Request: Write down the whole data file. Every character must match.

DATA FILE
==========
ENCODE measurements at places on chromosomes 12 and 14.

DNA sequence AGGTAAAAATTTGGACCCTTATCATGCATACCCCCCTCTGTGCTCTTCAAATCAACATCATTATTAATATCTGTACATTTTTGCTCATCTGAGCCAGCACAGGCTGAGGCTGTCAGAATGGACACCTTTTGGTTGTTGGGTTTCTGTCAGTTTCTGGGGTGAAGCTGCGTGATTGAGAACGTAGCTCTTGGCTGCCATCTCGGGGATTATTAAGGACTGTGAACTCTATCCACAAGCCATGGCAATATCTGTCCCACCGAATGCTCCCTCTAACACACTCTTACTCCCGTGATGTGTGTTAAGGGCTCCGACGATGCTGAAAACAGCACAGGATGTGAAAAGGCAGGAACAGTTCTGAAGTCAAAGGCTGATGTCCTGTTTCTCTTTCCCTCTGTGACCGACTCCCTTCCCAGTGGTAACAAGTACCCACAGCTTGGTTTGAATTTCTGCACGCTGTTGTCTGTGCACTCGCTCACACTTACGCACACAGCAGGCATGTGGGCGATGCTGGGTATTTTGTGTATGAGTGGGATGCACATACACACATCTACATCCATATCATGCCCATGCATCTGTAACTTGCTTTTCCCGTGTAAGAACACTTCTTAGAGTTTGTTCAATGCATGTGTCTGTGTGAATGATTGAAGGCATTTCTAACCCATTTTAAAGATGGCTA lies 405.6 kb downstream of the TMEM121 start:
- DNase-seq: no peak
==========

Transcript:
ENCODE measurements at places on chromosomes 12 and 14.

DNA sequence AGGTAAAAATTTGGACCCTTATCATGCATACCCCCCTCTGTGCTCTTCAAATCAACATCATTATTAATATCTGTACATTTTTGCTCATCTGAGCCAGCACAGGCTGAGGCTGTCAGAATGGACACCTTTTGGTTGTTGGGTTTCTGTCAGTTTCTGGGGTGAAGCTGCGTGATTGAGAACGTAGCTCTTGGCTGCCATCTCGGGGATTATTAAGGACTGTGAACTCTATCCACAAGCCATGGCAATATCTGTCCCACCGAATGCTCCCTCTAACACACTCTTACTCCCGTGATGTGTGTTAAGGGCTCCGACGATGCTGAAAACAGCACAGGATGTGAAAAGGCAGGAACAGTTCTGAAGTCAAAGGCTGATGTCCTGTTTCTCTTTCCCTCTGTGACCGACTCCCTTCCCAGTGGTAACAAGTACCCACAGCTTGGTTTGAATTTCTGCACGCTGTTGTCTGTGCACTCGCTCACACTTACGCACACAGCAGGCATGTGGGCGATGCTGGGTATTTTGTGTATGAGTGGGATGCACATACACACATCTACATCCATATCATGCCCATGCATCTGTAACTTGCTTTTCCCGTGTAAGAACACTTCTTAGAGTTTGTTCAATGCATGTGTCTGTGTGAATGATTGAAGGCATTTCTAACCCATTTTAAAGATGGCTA lies 405.6 kb downstream of the TMEM121 start:
- DNase-seq: no peak